Author Topic: Edge of Destruction  (Read 3748 times)

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Offline Katie

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Edge of Destruction
« on: August 11, 2011, 10:40:16 AM »
Why were they using video tapes for surveillance and the cameras were so visible? The internet (if I can call it that since it did nothing for them) was so useless! And why didn't they have cell phones? That would've been so much easier then them using pay phones? Don't you think?
« Last Edit: August 11, 2011, 11:02:58 AM by Katie »
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Offline tomswift2002

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Re: Edge of Destruction
« Reply #1 on: August 11, 2011, 10:56:48 AM »
I'm not too sure what you're asking.

But you have to remember that the book was written in the late 80's, at a time when most people had never heard of the internet and the only computers that people were familiar with were the types that were shown on TV that looked like the old UNIVAC and ENIVAC computers, even though you had early PC's and Commodore 64's and Amiga's on the market that hooked up to TV's.  Those who did use the internet mostly used it for sending electronic messages, not video or even still photo's, since digital video and photo's were in their very early infancy and the amount of compression needed to send that stuff over the internet back then would've made it worthless.

Not to mention that, back in the 80's and 90's, as far as I know, when police or detectives were conducting surveillance, or even interviewing a suspect/witness on video tape, the courts told them that the video had to be shot and shown on analog video tape.

Plus, miniturization technology was nowhere near the level of today's miniturization.
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Offline Katie

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Re: Edge of Destruction
« Reply #2 on: August 11, 2011, 11:02:02 AM »
I'm not too sure what you're asking.

But you have to remember that the book was written in the late 80's, at a time when most people had never heard of the internet and the only computers that people were familiar with were the types that were shown on TV that looked like the old UNIVAC and ENIVAC computers, even though you had early PC's and Commodore 64's and Amiga's on the market that hooked up to TV's.  Those who did use the internet mostly used it for sending electronic messages, not video or even still photo's, since digital video and photo's were in their very early infancy and the amount of compression needed to send that stuff over the internet back then would've made it worthless.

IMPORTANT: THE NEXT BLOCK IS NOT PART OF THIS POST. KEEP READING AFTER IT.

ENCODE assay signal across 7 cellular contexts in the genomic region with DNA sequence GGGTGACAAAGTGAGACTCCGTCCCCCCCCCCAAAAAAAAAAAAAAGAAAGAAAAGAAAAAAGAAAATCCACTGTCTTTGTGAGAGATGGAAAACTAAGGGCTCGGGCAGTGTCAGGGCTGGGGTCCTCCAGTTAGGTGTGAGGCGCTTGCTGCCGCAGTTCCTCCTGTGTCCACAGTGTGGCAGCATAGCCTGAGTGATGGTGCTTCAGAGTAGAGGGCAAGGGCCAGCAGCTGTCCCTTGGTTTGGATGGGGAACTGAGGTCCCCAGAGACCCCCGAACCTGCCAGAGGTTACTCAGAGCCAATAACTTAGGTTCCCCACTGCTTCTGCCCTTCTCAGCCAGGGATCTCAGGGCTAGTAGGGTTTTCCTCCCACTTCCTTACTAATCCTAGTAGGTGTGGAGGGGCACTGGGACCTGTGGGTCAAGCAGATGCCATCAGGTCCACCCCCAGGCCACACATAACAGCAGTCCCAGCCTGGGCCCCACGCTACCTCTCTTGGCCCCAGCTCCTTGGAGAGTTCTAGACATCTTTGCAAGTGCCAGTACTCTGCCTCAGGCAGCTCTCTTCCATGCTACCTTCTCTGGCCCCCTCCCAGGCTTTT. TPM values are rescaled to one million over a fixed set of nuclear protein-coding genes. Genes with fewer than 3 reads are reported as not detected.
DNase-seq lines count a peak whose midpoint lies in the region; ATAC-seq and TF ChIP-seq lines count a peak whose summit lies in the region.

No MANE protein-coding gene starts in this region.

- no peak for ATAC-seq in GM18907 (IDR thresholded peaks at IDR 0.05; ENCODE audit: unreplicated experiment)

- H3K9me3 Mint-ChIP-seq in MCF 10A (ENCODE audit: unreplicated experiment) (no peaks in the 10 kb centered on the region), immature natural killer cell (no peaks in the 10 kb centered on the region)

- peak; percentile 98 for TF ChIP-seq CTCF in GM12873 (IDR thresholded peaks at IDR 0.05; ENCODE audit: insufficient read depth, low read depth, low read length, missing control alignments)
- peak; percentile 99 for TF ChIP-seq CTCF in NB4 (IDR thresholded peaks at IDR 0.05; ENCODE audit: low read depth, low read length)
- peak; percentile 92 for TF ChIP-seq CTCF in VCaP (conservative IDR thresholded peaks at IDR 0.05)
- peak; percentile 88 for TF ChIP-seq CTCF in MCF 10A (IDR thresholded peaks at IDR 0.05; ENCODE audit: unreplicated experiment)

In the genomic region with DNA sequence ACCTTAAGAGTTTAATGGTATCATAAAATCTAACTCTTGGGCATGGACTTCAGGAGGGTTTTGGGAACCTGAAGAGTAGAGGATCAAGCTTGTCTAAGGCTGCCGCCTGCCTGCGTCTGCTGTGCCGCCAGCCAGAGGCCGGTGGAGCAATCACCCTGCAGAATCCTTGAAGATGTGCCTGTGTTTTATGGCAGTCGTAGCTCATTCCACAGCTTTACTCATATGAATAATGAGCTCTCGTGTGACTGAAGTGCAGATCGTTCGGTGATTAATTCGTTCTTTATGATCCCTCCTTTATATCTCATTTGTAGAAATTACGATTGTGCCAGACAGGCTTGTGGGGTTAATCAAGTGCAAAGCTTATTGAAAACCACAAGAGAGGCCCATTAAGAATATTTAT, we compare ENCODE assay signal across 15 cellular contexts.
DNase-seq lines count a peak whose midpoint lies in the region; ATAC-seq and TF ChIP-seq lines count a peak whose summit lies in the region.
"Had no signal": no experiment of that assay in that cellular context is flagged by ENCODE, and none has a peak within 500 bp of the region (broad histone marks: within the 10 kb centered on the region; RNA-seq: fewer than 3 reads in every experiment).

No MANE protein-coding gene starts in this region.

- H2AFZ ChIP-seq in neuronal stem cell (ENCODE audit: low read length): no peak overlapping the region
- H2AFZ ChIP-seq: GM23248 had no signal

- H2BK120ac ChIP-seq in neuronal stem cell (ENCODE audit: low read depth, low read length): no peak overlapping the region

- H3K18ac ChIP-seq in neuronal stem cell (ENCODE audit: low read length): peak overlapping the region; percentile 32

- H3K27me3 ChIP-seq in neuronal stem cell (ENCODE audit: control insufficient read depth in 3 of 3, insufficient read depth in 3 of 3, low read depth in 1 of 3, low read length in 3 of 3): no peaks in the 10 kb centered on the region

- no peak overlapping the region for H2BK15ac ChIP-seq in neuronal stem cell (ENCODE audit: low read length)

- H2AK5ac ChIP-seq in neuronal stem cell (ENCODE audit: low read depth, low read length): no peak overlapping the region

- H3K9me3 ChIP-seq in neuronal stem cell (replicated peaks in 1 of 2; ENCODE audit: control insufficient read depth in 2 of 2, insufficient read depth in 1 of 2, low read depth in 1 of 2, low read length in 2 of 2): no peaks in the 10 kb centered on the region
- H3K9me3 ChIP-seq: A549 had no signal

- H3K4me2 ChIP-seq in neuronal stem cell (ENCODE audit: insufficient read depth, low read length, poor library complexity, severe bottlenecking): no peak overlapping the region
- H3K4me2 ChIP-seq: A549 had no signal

Not to mention that, back in the 80's and 90's, as far as I know, when police or detectives were conducting surveillance, or even interviewing a suspect/witness on video tape, the courts told them that the video had to be shot and shown on analog video tape.

Plus, miniturization technology was nowhere near the level of today's miniturization.

It was more of rant, I guess. :-[ I have no idea what you're talking about. What's electronic messages? ???  I've never heard of the other stuff you mentioned.
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Offline MacGyver

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Re: Edge of Destruction
« Reply #3 on: August 11, 2011, 11:59:42 AM »
What's there to rant about? Edge of Destruction was published in 1987. As one who still recalls living in that year (though I was rather young at the time ;)), I can tell you that while there were computers available- in addition to the ones tomswift2002 mentioned, there were also Apple II Macintosh computers that were pretty popular. And Microsoft PCs were still really in infancy at that point.
Technically the Internet has existed since 1969, through ARPANET, a government project that connected some computers for the exchange of information- but the World Wide Web wasn't even available until about 1993 when browsers like Mosaic first started being available. It probably really wasn't until about 1995 or 1996 that the term "Internet" even became all that well known to the general public and that people started connecting to the World Wide Web, outside of computer aficionados.
        What tomswift2002 was saying regarding electronic messages was pretty much that at that time in the late '80s, people who used the Internet were mainly sending early forms of E-mail (which has been around since the 1970s, but again- only really known and used by computer aficionados and government agencies, etc.) and connecting in forums like the one we're posting on here- except that the format was much different and they were commonly known as a BBS- bulletin board system. In fact, if you read Terminal Shock (#102 in The Hardy Boys Digests and published in 1990), Frank uses a BBS to connect with his friend.